Board Induction Strategies

Board Induction is essential to ensuring that new Board members become productive contributors to the nonprofit Board as quickly as possible.

A well designed Board induction process will help to ensure that new Board members are aware of their roles and responsibilities and to understand the nonprofit organization’s objectives and operations. It will assist new Board members to more easily grasp the processes, procedures and aims of the organization, which will in turn help to boost their confidence and decision making.

Most induction programs for Board members only include a series of organizational papers. These papers typically include the constitution, board minutes, organizational charts, the last annual report, strategic plan, governance policies and procedures, maybe a governance handbook, and possibly copies of the past financial statements. The major problem with this type of induction program is that it almost solely relies on the nonprofit Director reading masses of information that are primarily historical in nature. Whilst these documents are essential to bring the director up to speed with information, there is also the risk that the director will not be ready to contribute to the discussions and decision making of the nonprofit Board. This unwillingness to contribute can often be attributed to the director feeling they do not understand the culture of the Board, or that they are unsure of what they need to know or ask.

A more strategic and conscious Governance Induction program focuses on the key behaviors and attributes that are required to be a conscious and aware Board member who truly adds value to the nonprofit Board. It focuses on the key elements that are required by the Board for the director to add value. It introduces the notion of being a conscious leader by inviting the director to increase their awareness as a leader, and by providing tools for them to choose this increased awareness and enhanced decision making. The process of decision making is explained, and the types of values and expectations of the Board are highlighted. The key roles of the Board are discussed and what these mean in terms of expectations of the director. The key legal requirements of the director are discussed, and particularly what this means in terms of behaviour and expectations of the Board. The induction program should also include the facility for the director to self-assess their knowledge in key areas, and to seek further clarification and knowledge where needed.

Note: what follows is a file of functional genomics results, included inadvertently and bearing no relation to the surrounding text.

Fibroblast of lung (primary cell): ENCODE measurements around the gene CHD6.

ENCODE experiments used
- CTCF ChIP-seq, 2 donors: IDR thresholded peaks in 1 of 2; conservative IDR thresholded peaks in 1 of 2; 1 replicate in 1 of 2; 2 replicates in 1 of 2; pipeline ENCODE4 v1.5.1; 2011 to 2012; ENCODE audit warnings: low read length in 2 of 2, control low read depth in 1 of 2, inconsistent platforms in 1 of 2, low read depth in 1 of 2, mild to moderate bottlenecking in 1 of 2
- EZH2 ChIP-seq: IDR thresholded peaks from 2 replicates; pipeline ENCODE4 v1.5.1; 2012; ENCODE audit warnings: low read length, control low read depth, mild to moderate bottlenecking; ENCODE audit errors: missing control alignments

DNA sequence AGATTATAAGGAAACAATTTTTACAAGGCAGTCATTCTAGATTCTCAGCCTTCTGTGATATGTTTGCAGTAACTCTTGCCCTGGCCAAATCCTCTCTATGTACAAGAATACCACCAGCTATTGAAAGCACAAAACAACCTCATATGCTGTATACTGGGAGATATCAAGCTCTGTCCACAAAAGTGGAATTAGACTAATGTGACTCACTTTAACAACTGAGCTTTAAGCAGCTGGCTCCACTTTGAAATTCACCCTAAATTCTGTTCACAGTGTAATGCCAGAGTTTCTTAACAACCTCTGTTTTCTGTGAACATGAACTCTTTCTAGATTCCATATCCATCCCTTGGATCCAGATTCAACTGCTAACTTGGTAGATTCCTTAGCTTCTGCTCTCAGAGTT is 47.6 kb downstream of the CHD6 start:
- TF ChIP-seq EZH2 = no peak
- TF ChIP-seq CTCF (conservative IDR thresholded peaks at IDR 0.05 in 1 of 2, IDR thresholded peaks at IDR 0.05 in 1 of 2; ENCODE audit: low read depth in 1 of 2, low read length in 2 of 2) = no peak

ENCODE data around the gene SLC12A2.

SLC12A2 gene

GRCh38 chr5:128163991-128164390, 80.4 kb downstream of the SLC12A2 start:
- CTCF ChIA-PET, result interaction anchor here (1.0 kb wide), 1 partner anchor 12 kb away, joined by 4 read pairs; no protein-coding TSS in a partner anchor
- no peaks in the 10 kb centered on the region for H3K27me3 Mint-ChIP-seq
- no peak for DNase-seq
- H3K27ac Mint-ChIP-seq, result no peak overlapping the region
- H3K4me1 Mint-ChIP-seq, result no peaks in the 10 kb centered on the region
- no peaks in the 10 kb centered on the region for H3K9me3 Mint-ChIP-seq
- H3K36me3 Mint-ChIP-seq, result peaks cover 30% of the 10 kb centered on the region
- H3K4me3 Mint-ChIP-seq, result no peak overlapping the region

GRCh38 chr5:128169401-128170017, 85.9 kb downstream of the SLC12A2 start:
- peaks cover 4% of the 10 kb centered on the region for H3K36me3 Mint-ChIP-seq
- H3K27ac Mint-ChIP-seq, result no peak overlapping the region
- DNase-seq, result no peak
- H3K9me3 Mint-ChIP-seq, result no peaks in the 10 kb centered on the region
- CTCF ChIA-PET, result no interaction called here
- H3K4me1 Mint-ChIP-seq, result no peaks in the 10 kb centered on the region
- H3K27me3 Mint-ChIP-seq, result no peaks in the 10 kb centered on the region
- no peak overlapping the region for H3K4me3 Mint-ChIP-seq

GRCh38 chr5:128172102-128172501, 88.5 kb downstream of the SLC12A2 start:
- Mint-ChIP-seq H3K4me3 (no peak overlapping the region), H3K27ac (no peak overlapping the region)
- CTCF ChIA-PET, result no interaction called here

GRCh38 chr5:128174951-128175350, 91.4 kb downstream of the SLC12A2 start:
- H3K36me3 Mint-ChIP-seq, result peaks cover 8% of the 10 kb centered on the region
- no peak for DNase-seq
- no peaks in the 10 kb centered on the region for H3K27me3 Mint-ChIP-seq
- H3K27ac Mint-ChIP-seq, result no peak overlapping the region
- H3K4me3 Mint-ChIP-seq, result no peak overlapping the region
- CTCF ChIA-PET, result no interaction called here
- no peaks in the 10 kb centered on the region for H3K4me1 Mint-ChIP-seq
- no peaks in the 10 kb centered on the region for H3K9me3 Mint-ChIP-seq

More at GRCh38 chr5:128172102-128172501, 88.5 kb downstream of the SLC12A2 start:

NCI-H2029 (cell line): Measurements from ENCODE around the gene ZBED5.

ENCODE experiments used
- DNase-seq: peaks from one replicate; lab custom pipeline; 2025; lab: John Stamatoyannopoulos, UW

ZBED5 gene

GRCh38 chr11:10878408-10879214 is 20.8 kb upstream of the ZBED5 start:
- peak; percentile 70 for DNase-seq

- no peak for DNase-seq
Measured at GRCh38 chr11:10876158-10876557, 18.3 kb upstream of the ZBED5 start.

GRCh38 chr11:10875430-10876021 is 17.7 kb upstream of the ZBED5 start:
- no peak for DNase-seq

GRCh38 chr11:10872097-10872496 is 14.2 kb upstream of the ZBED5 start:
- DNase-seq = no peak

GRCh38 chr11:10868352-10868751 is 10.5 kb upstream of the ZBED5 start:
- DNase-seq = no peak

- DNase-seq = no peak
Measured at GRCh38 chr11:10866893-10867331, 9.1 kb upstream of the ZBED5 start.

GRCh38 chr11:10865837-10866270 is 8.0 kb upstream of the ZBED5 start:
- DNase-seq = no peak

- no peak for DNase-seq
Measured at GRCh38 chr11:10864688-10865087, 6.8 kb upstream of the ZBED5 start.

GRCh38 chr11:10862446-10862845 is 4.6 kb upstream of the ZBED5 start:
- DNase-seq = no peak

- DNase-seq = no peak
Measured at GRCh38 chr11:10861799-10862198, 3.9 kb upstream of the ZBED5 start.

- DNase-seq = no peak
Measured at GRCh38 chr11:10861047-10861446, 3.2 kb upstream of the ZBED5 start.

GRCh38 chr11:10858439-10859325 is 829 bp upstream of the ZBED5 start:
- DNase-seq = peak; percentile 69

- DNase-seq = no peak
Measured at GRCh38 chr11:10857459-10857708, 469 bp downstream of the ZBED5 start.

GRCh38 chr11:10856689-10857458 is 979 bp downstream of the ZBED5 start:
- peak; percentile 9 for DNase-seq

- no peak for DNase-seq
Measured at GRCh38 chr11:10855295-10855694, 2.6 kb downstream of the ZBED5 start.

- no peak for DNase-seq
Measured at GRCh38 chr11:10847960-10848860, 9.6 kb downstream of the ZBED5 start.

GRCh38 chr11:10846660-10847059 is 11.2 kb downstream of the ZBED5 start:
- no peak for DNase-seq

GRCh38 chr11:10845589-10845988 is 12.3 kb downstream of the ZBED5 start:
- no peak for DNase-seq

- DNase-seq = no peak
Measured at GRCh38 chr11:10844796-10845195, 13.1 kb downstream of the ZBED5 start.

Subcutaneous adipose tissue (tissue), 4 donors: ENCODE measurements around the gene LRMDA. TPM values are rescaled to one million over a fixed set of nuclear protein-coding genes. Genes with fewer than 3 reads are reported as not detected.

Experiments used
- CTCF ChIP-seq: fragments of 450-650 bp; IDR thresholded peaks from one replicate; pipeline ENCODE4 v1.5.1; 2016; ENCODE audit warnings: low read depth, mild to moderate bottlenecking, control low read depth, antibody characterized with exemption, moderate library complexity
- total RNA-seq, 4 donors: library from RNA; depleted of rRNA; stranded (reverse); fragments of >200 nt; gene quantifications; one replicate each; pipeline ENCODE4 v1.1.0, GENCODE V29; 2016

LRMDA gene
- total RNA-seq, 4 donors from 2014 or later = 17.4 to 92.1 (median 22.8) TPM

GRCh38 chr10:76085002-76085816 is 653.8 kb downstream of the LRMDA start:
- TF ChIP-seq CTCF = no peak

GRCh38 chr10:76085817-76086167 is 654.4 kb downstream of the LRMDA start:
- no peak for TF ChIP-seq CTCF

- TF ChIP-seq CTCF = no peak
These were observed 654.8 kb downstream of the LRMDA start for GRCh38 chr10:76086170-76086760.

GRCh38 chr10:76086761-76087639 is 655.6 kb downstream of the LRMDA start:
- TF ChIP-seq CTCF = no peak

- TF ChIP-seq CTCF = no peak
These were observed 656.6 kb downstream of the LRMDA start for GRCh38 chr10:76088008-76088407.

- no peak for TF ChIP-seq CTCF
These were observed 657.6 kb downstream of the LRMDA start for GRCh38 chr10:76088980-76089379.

A number of Board induction programs include a mentor system, where a new director is mentored for the first 12 months with a director who has been on that Board for a number of years. Sometimes a senior staff person is allocated as staff mentor. The organizationally experienced mentor assists the new director to quickly grasp the key values and decision-making processes of the Board, and provides feedback to assist the new director in contributing from the very first Board meeting. 

Questions to ask your Board about Board Induction

  • Do we have a formal Board induction program?
  • What are the key expectations of the Board?
  • What are the critical documents I must read in the first three months?
  • Does the Board have a formal mentor system to assist new directors?
  • Who are the key people I need to meet?